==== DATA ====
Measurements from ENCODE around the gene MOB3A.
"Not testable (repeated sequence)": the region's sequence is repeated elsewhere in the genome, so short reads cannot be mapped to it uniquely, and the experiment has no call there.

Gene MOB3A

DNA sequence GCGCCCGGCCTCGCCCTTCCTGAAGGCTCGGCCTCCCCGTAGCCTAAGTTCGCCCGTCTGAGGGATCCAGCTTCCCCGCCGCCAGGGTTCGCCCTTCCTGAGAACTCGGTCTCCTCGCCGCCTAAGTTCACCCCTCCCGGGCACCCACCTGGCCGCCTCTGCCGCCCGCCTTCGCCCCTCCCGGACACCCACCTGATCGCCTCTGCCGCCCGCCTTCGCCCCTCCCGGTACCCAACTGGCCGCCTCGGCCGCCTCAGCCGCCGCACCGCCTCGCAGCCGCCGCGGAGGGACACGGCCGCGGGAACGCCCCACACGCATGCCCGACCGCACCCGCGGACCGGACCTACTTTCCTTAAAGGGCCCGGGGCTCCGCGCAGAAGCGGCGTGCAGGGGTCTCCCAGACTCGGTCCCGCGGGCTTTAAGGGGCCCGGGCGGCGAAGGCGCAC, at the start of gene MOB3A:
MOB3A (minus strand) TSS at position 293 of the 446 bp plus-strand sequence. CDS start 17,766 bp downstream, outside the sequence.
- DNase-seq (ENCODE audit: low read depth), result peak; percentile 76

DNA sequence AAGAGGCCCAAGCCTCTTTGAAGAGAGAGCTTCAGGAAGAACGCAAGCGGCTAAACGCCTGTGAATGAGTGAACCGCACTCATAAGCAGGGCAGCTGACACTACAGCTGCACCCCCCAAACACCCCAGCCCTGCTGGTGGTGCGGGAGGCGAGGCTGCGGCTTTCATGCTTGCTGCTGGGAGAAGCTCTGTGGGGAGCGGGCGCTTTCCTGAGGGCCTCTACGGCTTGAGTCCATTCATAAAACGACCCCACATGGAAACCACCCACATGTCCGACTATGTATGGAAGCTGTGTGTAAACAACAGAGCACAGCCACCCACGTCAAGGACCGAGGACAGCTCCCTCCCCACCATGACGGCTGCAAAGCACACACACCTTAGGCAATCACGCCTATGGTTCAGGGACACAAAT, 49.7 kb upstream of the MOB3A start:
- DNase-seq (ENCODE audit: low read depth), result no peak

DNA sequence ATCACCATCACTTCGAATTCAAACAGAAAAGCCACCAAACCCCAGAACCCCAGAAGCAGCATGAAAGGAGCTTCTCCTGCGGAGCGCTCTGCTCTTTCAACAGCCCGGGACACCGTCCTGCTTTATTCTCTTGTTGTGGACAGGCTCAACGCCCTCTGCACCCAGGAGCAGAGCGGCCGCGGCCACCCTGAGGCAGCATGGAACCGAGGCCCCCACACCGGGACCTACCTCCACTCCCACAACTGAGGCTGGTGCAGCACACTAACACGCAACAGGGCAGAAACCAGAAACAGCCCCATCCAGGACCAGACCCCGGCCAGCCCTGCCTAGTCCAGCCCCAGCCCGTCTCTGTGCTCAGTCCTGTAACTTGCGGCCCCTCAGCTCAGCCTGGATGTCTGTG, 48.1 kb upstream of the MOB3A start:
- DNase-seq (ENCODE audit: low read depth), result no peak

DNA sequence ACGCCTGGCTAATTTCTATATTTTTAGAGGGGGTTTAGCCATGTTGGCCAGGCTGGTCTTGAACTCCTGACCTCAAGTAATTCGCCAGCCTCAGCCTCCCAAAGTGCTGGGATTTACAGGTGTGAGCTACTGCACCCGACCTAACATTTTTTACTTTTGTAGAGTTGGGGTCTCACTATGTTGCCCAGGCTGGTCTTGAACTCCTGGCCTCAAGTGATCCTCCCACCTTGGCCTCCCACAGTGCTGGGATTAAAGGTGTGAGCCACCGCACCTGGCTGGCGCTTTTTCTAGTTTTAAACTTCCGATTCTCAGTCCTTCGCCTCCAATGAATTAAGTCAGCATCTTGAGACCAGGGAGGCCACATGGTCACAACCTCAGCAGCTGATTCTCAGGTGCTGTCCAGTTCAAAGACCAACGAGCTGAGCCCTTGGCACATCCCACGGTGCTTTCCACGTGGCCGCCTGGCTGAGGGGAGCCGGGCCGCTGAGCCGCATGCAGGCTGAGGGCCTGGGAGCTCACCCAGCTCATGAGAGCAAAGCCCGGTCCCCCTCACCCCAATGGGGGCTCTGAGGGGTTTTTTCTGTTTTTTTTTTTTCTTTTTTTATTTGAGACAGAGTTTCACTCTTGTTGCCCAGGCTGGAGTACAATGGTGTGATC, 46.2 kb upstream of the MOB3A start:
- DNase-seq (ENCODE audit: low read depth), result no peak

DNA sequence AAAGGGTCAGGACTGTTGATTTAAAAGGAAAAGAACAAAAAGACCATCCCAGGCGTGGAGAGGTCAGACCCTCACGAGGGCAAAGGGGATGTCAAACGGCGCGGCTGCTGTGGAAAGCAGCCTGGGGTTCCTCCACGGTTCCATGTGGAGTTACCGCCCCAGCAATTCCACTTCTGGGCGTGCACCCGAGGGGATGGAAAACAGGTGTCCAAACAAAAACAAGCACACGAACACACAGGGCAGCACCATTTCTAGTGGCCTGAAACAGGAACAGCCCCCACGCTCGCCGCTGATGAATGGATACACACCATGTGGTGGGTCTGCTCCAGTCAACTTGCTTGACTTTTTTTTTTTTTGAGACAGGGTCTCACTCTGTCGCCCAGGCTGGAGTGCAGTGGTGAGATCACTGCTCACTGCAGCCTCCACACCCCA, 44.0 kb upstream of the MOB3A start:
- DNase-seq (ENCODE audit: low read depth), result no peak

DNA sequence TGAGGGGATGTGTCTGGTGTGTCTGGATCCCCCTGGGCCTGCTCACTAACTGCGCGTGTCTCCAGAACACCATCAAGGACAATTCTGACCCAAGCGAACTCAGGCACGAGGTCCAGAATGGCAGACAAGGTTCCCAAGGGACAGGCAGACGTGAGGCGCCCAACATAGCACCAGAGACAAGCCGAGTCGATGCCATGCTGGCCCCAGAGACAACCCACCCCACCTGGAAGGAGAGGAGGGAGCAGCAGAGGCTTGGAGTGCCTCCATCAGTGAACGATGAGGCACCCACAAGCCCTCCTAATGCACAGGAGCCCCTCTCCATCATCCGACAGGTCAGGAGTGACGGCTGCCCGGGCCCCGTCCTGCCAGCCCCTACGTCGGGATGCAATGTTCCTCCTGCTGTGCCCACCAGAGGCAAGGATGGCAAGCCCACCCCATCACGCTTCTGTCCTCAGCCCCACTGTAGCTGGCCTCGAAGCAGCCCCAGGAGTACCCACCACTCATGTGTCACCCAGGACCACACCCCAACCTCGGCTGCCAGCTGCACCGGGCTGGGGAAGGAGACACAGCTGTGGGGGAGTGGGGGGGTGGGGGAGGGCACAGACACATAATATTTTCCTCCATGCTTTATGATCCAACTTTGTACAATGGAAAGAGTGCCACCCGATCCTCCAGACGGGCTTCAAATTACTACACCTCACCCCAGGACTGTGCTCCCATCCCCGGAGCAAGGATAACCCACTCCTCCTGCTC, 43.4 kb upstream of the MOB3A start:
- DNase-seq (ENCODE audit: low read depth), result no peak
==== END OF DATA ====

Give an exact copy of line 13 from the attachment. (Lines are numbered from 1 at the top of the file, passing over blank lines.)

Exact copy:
DNA sequence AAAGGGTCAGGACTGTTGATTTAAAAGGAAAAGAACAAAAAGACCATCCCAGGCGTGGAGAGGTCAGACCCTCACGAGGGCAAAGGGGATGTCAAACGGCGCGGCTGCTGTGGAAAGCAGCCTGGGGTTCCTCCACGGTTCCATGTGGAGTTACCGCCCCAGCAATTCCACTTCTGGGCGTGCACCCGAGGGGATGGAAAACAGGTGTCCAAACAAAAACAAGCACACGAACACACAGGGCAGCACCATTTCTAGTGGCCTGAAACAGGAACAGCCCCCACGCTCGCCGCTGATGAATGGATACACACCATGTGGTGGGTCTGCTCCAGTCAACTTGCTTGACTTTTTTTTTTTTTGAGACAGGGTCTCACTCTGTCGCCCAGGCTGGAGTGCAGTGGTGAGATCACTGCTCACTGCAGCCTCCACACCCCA, 44.0 kb upstream of the MOB3A start: